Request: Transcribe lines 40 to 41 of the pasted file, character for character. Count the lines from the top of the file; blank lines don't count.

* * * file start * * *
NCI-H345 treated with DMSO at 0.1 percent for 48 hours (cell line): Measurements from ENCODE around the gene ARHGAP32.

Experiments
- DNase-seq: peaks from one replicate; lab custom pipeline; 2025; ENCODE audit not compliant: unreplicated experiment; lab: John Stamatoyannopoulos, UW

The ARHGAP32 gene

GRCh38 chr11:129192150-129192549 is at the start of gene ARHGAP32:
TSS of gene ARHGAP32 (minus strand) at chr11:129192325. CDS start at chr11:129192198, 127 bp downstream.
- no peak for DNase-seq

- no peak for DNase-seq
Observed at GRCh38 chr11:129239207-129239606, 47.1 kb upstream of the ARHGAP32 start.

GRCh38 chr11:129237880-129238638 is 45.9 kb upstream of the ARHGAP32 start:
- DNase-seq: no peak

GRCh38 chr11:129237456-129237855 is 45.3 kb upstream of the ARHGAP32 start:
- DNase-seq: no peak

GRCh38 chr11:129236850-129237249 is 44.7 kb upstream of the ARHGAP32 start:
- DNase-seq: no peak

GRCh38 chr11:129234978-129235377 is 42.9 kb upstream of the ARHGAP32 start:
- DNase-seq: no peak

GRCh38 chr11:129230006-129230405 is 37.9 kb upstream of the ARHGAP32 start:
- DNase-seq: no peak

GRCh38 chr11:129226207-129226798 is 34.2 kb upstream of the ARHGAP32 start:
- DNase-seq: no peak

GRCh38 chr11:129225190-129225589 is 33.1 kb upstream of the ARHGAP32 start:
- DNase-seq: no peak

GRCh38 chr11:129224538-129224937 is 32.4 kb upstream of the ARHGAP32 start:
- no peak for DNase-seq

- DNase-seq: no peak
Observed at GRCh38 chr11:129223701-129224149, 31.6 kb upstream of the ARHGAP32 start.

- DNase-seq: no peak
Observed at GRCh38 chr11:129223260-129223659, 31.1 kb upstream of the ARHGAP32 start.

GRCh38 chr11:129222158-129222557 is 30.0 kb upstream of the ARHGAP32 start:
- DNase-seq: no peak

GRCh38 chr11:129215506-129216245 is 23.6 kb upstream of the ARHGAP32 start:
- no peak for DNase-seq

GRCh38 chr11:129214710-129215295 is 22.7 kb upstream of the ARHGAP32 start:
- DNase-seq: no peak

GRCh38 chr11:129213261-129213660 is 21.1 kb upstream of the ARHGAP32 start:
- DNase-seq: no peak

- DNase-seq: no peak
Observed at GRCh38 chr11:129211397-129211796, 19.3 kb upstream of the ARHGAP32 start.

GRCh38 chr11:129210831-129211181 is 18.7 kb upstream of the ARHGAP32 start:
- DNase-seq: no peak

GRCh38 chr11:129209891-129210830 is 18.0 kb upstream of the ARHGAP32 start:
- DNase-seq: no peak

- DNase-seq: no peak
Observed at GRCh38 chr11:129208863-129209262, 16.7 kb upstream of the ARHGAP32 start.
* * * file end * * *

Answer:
GRCh38 chr11:129210831-129211181 is 18.7 kb upstream of the ARHGAP32 start:
- DNase-seq: no peak